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Find of the Day: Rewriting Penang History With Ahmad Murad Merican’s ‘Batu Uban: Sejarah Awal Pulau Pinang’
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Find of the Day: Rewriting Penang History With Ahmad Murad Merican’s ‘Batu Uban: Sejarah Awal Pulau Pinang’

by Maira ZamriFebruary 9, 2016

“History is written by its victors.”

Published by Dewan Bahasa dan Pustaka in 2015, Batu Uban: Sejarah Awal Pulau Pinang‘s details the history of one of Malaysia’s most popular states. But don’t expect tour guide material over these 262 pages.

Supported with extensive statistics, records and deep research into his subject matter, Penangite author Professor Dato’ Dr. Ahmad Murad Merican Scan_20150902_41_1024x1024makes it clear that the popular, current version of Penang’s history is very Eurocentric — seen and told through the blue eyes of its colonisers.

How was it plausible that the history of Pulau Pinang only began in 1786, when Francis Light and his men set foot on Tanjong Penaga, Pulau Pinang?

Because the island lacked archaeological evidence, at one point in time Penang was thought to have had zero inhabitants. For example,  L. A. Mills in British Malaya 1824-1867 deemed the island a mere piece of land filled with tropical jungle.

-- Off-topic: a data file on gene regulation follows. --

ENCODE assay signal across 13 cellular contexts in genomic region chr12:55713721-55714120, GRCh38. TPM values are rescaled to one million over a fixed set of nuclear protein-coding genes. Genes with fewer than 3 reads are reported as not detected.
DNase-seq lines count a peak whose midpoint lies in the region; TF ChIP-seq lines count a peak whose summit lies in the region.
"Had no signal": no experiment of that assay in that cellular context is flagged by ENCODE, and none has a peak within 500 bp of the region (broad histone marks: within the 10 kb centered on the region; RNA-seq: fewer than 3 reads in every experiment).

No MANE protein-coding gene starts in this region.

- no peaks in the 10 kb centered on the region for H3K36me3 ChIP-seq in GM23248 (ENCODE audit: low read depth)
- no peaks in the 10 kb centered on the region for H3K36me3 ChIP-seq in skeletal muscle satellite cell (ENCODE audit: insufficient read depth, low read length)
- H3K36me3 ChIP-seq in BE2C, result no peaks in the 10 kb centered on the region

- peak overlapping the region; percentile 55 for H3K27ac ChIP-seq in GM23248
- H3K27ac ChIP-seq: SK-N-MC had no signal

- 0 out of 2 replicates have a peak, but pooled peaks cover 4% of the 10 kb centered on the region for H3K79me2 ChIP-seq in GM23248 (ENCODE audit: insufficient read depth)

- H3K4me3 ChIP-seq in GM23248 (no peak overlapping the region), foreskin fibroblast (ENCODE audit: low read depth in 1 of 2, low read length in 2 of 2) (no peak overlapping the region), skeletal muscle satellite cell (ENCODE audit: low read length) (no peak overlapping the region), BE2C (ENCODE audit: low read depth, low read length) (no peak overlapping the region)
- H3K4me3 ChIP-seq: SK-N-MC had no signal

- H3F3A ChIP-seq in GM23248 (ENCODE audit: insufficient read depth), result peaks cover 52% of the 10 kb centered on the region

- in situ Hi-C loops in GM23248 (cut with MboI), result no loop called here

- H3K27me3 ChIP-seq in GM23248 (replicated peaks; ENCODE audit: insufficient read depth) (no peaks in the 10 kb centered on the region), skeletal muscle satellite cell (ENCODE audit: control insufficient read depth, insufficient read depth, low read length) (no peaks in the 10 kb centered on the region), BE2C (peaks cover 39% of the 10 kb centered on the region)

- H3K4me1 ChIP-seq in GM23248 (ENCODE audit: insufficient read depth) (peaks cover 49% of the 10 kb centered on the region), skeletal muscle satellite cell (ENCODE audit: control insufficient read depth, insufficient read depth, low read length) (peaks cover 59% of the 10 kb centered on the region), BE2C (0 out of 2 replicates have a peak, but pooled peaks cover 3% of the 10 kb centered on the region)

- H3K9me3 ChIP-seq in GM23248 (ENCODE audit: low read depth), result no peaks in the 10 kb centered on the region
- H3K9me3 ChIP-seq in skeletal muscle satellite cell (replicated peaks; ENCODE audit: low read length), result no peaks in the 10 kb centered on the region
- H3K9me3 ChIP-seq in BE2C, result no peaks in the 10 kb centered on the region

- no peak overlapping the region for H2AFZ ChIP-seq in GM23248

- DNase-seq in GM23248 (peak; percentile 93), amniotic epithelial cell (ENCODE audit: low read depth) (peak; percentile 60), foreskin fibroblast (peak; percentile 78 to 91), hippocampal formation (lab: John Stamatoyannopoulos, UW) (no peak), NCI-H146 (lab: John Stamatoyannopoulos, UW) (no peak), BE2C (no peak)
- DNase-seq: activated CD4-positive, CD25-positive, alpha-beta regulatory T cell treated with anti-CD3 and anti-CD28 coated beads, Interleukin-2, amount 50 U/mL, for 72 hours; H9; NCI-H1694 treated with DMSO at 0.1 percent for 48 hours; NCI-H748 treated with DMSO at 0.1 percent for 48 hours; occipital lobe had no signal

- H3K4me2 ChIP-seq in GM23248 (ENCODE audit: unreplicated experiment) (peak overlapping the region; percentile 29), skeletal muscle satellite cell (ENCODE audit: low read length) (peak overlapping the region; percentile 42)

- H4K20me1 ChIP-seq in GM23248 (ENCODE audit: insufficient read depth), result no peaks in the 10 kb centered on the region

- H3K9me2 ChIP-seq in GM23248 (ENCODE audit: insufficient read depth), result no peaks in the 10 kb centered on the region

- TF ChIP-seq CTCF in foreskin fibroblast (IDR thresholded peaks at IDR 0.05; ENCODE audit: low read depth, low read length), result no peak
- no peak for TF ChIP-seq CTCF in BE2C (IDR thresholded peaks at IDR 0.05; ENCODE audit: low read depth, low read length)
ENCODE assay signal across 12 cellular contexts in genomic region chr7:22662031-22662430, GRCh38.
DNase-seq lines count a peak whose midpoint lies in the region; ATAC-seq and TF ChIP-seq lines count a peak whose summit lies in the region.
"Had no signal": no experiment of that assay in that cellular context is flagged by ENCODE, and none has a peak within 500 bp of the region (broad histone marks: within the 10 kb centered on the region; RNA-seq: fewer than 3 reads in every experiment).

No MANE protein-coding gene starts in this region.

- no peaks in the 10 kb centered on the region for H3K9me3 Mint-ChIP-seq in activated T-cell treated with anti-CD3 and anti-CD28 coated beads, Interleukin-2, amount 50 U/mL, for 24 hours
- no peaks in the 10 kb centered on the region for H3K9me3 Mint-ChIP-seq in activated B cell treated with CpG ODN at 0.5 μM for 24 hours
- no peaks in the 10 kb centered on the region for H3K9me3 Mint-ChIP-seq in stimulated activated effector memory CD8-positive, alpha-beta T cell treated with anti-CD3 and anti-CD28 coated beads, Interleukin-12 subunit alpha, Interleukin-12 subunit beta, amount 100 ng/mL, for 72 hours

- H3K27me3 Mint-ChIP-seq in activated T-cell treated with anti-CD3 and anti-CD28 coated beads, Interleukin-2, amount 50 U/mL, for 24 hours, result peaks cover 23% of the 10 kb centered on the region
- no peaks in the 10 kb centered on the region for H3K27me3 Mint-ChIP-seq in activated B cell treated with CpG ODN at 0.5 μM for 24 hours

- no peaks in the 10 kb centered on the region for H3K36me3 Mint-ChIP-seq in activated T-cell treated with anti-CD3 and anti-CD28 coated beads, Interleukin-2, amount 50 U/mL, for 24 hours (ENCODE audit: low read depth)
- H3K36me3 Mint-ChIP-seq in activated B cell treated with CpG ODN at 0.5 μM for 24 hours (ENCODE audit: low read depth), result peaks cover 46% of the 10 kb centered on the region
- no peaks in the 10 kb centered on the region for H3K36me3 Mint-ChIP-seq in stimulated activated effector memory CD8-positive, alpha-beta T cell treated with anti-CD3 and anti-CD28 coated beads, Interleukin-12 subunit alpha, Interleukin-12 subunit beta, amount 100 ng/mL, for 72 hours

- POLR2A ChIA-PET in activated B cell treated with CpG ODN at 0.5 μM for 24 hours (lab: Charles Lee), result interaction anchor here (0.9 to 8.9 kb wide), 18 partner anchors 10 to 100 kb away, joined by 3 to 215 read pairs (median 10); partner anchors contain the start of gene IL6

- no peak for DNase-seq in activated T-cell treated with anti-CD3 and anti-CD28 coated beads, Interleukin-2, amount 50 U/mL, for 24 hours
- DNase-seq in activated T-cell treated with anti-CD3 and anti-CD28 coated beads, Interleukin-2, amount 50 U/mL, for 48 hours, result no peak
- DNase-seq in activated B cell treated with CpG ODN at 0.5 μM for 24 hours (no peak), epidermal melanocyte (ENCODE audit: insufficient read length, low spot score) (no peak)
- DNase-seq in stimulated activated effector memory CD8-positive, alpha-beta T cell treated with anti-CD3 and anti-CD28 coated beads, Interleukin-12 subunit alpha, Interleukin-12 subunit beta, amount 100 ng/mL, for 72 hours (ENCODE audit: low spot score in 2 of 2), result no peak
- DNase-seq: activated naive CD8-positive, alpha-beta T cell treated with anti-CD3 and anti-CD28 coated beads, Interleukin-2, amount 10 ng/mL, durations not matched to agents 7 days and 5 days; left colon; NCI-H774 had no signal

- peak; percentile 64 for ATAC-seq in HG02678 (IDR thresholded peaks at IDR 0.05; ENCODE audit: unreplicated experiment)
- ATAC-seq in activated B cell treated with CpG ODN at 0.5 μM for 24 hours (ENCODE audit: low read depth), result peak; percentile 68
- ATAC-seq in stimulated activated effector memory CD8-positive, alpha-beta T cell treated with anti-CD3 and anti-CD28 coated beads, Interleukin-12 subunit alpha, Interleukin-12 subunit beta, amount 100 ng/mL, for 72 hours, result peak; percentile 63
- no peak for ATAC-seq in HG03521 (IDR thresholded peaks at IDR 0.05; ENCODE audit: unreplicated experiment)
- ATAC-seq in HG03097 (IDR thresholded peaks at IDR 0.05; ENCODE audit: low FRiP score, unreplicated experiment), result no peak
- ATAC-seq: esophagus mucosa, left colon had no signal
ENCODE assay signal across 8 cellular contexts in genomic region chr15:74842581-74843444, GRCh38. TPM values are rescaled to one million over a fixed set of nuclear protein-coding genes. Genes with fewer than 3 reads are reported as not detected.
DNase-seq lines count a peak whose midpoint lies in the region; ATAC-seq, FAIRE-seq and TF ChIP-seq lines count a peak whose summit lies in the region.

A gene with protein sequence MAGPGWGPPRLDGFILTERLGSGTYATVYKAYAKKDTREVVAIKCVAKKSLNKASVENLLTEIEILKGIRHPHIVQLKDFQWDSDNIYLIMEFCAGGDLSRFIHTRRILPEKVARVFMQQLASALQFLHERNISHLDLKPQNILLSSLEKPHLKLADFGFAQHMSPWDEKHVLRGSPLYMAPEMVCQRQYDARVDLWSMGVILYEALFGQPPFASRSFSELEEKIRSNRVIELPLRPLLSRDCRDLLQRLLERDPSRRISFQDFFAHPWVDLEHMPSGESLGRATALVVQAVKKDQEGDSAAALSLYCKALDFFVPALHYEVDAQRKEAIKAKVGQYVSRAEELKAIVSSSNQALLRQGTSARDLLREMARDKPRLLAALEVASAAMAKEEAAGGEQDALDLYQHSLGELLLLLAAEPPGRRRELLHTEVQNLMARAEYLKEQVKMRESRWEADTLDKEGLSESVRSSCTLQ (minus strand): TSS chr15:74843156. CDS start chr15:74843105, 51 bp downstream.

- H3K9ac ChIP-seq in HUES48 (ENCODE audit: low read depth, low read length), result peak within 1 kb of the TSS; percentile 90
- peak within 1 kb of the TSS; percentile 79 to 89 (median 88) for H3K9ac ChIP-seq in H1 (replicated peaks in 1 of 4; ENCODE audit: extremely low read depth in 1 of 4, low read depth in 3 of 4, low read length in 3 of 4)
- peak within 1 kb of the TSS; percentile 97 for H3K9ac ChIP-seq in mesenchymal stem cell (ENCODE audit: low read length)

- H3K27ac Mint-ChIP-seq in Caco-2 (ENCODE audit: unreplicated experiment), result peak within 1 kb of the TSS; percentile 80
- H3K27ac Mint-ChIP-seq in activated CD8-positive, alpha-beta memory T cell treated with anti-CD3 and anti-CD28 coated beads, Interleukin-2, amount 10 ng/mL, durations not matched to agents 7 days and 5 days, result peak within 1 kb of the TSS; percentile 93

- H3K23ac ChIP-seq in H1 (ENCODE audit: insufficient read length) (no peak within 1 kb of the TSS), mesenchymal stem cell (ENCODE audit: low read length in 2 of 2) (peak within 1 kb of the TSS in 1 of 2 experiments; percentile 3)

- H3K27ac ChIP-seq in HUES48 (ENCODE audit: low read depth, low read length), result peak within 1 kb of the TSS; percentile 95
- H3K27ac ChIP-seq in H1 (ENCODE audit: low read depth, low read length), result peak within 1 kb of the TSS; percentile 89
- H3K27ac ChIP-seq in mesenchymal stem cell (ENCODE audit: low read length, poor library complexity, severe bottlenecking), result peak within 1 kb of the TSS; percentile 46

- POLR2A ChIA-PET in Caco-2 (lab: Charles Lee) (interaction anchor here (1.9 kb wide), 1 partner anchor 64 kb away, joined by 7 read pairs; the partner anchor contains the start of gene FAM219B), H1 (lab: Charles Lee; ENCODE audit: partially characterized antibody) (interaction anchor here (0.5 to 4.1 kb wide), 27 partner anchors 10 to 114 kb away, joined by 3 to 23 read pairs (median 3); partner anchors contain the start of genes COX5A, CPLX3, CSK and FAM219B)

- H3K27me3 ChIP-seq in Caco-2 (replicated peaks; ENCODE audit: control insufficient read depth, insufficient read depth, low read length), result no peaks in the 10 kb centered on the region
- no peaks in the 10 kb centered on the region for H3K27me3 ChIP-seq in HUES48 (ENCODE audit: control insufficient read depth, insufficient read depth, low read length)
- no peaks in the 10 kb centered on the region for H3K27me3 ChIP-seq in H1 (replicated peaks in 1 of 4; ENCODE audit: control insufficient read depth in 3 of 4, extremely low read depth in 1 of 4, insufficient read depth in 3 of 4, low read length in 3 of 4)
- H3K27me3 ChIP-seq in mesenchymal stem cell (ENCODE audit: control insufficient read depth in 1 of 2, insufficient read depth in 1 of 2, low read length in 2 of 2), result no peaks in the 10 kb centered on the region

Ahmad Murad Merican however refutes this claim, arguing that Malay people would have existed on the island prior to the arrival of the British, judging from the island’s geographical and cultural aspects.

Buku ini bertujuan meluruskan sejarah, dan dengan harapan Batu Uban dapat dipuliharakan dan diwartakan sebagai kampung tradisional dan tanda kewujudan sejarah awal Pulau Pinang.

Batu Uban also delves deeper into Pulau Pinang history pre-colonialisation. Aside from explaining the origin of the name Pulau Pinang, its author also touches on Kampung Batu Uban — one of Pulau Pinang’s earliest settlements.

It’s not all empty talk — Ahmad Murad Merican backs up his findings with a fairly heavy bibliography. Among highlights to find in Batu Uban are records of Kampung Batu Uban’s villagers and their family trees, occupations, and pictures taken by the author himself during visits to the kampung.

Perfect for history addicts, nationalists, and most importantly, the children of Batu Uban!

About The Author
Profile photo of Maira Zamri
Maira Zamri
I'll figure out what to write here when I'm done having an identity crisis. Maira is a writer at The Daily Seni.

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